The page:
ADHD is a specific neurodevelopmental disorder, that is genetic (70%) or neurobiologic (30%) in its origin, and ADHD can only be present at birth, you are born with, and it is IMPOSSIBLE to develop ADHD at any later stage in life, due to its neurodevelopmental origin (in other words, you cannot get a developmental delay disorder, when you are already developed into an adult, right?).

While this might seem counterintuitive to some, being diagnosed as an adult will have huge implications for both your mental and physical health, as most (55-80%) have more than 2 other mental disorders alongside their ADHD (anxiety and depression is most seen), as well as a 15-25% risk of having comorbid Autism Spectrum Disorder (ASD) as well. There is a long list of physical disorders that go hand in hand with ADHD as well, more than 40% of all people who suffers from Obesity have undiagnosed ADHD, around 50% of all people who suffers from Substance Use Disorder have undiagnosed ADHD, 25% of people incarcerated suffers from undiagnosed ADHD, and if you have Diabetes Type-2, Hyperthyroidism, Asthma and Allergies, Skins problems, Dental problems, Gastrointestinal problems (Crohn’s, IBS etc.), and a long, long list of other diseases, as well.

OK, if get diagnosed, what then?

Well, for once, you will become member of OUR community, alongside millions of other adults with ADHD, who have already walked the path to a better quality of life, living with ADHD, both for themselves personally, but importantly also for their partner and family. ADHD interrupts all domain of functioning creating impairments in all areas of daily life, but especially in social relationships, such as marriages, in families and in the workplace.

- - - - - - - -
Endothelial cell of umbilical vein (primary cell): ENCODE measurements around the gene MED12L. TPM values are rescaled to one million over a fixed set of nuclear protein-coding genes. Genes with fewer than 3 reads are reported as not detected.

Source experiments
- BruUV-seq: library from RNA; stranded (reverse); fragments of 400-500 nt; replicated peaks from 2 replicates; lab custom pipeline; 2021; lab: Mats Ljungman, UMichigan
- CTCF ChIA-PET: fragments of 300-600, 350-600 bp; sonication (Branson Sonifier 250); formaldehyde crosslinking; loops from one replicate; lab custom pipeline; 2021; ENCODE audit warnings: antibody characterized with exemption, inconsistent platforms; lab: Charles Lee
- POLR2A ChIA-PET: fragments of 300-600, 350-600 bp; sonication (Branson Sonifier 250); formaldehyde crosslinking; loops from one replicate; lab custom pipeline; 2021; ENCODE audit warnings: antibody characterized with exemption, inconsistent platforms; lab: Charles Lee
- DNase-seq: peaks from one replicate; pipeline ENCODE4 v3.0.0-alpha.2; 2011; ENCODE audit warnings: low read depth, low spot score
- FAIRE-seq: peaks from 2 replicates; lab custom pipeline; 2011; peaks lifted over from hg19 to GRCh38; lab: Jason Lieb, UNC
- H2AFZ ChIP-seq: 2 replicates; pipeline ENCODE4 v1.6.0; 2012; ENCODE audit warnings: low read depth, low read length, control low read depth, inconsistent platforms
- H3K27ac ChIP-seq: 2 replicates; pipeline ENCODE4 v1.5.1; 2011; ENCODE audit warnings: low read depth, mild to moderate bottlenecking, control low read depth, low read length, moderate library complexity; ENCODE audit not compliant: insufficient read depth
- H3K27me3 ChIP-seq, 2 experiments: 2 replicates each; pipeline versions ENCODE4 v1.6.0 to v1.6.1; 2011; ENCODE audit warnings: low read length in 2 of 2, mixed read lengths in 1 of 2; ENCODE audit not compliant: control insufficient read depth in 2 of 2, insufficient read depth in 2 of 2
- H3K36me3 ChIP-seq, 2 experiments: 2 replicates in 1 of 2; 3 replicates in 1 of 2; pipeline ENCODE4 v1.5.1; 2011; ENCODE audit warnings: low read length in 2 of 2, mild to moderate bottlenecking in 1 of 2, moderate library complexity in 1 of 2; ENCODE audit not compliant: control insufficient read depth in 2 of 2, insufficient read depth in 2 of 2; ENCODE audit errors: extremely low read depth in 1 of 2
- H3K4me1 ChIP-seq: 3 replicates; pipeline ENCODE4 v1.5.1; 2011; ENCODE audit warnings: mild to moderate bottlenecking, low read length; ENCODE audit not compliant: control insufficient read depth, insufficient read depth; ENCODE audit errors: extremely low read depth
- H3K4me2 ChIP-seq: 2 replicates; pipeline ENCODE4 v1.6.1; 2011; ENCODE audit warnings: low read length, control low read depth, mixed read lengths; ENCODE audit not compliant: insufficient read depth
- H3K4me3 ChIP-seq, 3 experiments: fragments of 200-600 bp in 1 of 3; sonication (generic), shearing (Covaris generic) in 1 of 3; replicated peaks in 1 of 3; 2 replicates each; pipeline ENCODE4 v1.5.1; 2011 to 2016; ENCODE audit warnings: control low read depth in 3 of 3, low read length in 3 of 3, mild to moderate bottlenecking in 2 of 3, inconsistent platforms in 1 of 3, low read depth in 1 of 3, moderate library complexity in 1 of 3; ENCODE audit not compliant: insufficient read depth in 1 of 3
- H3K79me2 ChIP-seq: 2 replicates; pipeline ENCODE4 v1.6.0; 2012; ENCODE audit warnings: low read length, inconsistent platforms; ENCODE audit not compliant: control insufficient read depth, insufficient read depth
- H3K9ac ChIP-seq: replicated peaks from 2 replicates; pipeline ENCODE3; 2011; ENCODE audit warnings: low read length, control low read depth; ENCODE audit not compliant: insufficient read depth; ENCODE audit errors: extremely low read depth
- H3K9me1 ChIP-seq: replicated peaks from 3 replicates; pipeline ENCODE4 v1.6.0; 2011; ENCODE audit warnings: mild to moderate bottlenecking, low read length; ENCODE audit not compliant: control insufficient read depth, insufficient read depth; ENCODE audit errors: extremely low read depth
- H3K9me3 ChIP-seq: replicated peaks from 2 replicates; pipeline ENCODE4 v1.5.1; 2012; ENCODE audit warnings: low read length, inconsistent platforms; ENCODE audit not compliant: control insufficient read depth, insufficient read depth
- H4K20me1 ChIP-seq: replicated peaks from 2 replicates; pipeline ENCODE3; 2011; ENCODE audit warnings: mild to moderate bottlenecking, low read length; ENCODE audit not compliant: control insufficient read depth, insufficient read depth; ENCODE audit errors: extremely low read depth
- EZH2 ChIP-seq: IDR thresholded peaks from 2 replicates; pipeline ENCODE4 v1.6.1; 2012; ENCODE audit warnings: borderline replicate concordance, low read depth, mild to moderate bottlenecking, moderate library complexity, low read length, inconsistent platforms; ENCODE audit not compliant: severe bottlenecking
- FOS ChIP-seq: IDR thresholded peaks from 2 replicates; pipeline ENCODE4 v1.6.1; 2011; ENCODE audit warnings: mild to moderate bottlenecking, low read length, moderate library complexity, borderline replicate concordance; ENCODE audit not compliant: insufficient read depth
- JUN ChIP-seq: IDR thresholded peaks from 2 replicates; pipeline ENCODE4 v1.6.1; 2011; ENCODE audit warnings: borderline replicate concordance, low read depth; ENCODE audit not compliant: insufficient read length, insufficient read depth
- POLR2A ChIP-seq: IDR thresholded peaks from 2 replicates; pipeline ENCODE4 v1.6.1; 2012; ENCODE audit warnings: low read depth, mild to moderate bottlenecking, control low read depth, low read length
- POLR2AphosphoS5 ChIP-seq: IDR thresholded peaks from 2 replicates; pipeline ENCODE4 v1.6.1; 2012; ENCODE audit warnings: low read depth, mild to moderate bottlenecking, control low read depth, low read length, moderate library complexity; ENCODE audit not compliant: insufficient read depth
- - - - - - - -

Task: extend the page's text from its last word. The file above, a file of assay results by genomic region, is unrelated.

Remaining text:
When diagnosed with ADHD, you will (most likely) be put on medication to reduce your symptoms of ADHD. Medication do not and cannot cure ADHD, but it can help you better manage your inattention (mostly Mind Wandering when an adult), hyperactivity (mostly within your thoughts when an adult), impulsivity (mostly Emotional Dysregulation when an adult). What medication does so beautifully, is that it gives you pause, between thoughts, feelings, emotions and ideas, so that you can reflect on the consequences of each future action BEFORE you have already acted upon the stimuli, without ane forethought.

So medication will give you the ability to better control and design your behavior, thus improving your social skills and internal reaction processes (anger, frustration, elation etc.)

OK, where can I get support when I get diagnosed as an adult?

There are national patient association across the world, and the biggest and best (in my opinion) is which is the American Patient Association for Children and Adults with ADHD. When I was diagnosed, in Los Angeles, back in 2012, CHADD and its forums was a great help for me to manage my transition into acceptance of my ADHD ad the limitations that it presented for my future life. At, all the bloggers have been diagnosed as adults themselves, so if you browse our archives you will find articles written at various stages of e.g. my own journey from 2015 until now.


Peter ‘ADDspeaker’ Vang (2019)


Key references

Attention-Deficit Hyperactivity Disorder, Fourth Edition: A Handbook for Diagnosis and Treatment, Russell A. Barkley, Ph.D. (2014) (Editor)